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Viruses, worms, Trojan horses, spywares have been effective for quite sometime in the domain of digital computers. These malicious software cause millions of dollars of…
Viruses, worms, Trojan horses, spywares have been effective for quite sometime in the domain of digital computers. These malicious software cause millions of dollars of loss in assets, revenue, opportunity, cleanup cost, and lost productivity. To stop virus attacks, organizations frame up different security policies. These policies work only within the limited domain of the organization’s network. However, the emergence of wireless technologies, and the seamless mobility features of the wireless devices from one network to the other have created a challenge to uphold the security policies of a particular network. Hence, in this digital society, while mobile devices roam in foreign networks, they get infected through viruses in the foreign network. Anti‐virus software is not so effective for novel viruses. There have been no reports of mobile‐phone viruses in the wild as yet. However, with the emergence of execution environments on mobile phones, it will be possible to write viruses and worms for mobile devices in cellular networks. We should be prepared to fight against viruses in the cellular networks. All the technologies available to fight against viruses are specific to virus signatures. We propose that this fight needs to be multilayered. In this paper the authors have proposed a novel philosophy in cellular network called Artificial Hygiene (AH), which is virus neutral and will work at the class level. With this process a device and the network will take the necessary steps to keep the digital environment safe.
To discuss two research projects, illuminating the ways in which digital technologies are both enfolded into people’s lives and open up new possibilities for practice…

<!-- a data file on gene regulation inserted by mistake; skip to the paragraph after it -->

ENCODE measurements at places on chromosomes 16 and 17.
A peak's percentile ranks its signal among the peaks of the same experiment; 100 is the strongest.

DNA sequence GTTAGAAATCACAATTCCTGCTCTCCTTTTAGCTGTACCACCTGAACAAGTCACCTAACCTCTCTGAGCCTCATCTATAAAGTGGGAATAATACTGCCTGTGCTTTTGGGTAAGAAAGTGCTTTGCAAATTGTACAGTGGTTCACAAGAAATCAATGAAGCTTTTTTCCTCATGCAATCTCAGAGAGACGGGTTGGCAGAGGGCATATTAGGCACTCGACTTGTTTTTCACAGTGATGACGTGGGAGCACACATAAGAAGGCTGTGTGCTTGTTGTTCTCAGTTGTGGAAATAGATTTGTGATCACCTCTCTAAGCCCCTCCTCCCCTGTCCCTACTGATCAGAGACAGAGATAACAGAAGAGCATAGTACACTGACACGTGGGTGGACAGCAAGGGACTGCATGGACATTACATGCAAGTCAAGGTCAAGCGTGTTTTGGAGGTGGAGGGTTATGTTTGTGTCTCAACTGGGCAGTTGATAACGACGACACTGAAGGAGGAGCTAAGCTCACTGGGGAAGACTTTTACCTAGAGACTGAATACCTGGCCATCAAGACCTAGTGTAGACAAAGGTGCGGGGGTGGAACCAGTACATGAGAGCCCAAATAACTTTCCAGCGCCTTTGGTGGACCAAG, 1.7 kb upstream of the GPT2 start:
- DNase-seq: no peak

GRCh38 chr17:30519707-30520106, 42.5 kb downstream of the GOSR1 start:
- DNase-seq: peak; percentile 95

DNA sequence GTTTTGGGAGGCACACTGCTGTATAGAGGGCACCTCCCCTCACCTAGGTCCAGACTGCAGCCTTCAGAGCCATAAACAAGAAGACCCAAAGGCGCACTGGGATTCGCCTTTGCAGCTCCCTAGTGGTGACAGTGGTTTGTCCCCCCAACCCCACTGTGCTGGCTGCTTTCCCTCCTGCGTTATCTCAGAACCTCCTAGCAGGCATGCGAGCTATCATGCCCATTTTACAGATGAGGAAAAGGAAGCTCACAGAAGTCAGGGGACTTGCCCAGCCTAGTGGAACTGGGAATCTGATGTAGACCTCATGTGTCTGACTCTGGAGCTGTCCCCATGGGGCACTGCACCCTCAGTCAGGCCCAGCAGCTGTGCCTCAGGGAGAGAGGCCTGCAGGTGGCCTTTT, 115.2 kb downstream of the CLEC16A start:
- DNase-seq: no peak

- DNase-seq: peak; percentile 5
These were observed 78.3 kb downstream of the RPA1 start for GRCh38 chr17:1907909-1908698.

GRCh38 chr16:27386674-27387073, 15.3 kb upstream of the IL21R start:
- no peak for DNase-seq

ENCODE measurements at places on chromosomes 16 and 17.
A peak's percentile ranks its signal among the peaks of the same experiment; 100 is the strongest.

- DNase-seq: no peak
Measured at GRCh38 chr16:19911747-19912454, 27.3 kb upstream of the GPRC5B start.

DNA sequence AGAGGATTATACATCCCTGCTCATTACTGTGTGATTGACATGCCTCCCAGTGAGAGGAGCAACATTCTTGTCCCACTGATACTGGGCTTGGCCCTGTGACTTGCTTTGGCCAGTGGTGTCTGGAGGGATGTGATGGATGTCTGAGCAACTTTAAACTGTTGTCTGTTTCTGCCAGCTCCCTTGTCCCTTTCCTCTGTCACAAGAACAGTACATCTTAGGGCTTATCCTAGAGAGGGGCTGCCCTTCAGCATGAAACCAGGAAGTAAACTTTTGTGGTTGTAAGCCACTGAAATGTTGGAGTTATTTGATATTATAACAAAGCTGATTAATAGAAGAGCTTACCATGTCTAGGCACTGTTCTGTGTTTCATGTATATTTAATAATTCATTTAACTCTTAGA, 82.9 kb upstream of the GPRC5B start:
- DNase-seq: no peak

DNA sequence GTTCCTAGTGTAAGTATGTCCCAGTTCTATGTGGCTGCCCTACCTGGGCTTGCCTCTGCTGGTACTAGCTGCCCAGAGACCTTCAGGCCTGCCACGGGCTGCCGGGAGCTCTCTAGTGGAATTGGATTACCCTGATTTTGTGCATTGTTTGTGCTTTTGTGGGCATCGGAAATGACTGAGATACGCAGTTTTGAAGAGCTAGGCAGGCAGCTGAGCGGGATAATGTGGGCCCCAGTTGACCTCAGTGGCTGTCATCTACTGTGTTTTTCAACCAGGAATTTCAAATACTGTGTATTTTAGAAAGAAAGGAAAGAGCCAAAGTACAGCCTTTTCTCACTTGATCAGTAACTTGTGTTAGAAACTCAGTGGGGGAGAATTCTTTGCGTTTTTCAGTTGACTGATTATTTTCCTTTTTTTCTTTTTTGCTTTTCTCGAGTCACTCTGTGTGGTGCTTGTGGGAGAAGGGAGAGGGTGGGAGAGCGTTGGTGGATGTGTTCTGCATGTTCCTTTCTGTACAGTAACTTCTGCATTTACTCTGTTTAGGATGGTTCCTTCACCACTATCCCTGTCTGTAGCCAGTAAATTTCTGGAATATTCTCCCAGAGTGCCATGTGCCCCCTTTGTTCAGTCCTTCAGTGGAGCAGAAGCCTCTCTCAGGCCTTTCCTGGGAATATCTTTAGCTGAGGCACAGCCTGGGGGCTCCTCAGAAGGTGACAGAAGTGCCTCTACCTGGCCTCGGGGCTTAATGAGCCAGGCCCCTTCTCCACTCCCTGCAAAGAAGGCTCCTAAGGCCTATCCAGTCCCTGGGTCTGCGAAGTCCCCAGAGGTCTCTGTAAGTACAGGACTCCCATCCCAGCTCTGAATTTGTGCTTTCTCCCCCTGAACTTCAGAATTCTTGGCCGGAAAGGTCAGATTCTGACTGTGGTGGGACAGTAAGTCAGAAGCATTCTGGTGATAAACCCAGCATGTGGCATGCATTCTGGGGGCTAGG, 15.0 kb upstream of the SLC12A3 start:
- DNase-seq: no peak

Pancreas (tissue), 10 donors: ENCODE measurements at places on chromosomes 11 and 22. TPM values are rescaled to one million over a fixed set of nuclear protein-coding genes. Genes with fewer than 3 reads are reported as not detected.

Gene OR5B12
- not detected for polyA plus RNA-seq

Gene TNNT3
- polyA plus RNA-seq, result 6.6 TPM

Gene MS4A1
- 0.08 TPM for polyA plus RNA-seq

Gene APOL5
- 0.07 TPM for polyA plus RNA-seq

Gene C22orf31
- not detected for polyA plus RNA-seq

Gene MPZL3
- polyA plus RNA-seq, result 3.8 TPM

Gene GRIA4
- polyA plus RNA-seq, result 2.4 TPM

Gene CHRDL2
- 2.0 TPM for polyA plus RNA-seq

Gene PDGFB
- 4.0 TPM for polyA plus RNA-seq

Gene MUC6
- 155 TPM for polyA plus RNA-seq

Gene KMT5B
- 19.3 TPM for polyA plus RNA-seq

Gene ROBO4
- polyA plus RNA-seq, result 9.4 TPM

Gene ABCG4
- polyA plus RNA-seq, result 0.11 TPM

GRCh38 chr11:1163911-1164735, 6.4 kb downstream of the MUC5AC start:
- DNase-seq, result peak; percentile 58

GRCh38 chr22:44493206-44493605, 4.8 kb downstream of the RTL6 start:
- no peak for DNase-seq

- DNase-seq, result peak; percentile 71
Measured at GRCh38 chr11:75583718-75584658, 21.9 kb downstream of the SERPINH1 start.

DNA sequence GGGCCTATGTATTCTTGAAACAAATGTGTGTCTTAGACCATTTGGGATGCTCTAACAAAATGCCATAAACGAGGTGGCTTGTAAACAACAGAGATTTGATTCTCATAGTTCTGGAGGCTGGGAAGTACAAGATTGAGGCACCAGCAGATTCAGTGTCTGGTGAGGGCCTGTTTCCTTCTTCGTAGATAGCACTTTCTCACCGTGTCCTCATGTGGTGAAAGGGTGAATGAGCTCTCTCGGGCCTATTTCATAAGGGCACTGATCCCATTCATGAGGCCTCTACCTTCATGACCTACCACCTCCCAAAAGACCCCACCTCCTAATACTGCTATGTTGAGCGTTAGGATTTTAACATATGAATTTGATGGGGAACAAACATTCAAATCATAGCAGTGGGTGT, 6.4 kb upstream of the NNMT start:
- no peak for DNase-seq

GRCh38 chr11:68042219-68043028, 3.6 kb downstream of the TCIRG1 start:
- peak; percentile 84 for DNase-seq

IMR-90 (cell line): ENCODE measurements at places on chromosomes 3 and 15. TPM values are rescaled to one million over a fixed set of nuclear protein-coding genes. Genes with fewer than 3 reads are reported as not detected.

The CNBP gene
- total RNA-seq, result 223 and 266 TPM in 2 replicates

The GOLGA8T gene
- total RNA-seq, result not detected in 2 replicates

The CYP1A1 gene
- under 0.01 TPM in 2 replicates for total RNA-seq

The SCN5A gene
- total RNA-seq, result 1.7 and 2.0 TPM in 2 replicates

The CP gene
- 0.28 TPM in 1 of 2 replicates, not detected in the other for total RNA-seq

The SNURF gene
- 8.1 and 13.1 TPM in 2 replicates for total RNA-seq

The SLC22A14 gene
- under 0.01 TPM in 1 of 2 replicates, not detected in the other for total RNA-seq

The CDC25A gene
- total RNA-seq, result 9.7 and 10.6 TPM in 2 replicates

To discuss two research projects, illuminating the ways in which digital technologies are both enfolded into people’s lives and open up new possibilities for practice that, in turn, have to be managed. To revisit this material to reflect on the benefits and limitations of in-depth interviewing for understanding the dynamics of new textual and visual forms of data in everyday life.
A broadly relational approach to technology and practice was employed, pursued through in-depth interviewing in two research projects about digitization and memory making.
In employing the qualitative method of in-depth interviewing to focus upon what people regularly do, the chapter shows how the material and mediating capacities of networked digital technologies such as cameras and smartphones are enacted and actively negotiated in relation to expectations and conventions about the temporality and visibility of personal life through diverse memory practices. These can be considered multiple ‘practices of adaptation’.
The research reported on provides some novel ways of thinking about devices and data in relation to practice.
To review a small specialist repository's strategic and opportunistic approach to utilising collaborative regional and national digital initiatives to increase access. The…
To review a small specialist repository's strategic and opportunistic approach to utilising collaborative regional and national digital initiatives to increase access. The Birmingham Institute of Art and Design (BIAD) Archives activity is evaluated to determine whether a project‐based approach recognises and meets the needs of historians, or in manufacturing a digital semblance, does it in fact mislead historians.
The context in UK higher education and the archives domain of an emphasis on the digitisation of resources evident in national policies is outlined. Recent studies into the requirements and expectations of academics and historians as users of archives and digital resources are considered. BIAD Archives' creation of a repository web site and participation in national collection level description schemes are examined. The experience of two collaborative digitisation projects, a national subject‐based virtual collection and a regional collaborative information literacy initiative, are described and reflected upon.
An opportunistic project‐based approach does not easily accumulate as a cohesive strategy for increasing access. Collaboration is problematic. It is beneficial in raising profiles and can act as a legitimising agent. It entails compromise, applying an external filter to collections and potentially creating a digital semblance. The proliferation of projects raises concerns of sustainability, invisibility within the deep web and that merely signposting may not satisfy user needs. To address this problem archives as a domain require a more sophisticated understanding of all our different users.
Critical reflections on collaborative practice beneficial to archivists and resource managers embarking on digitisation initiatives and to those developing collaborative projects.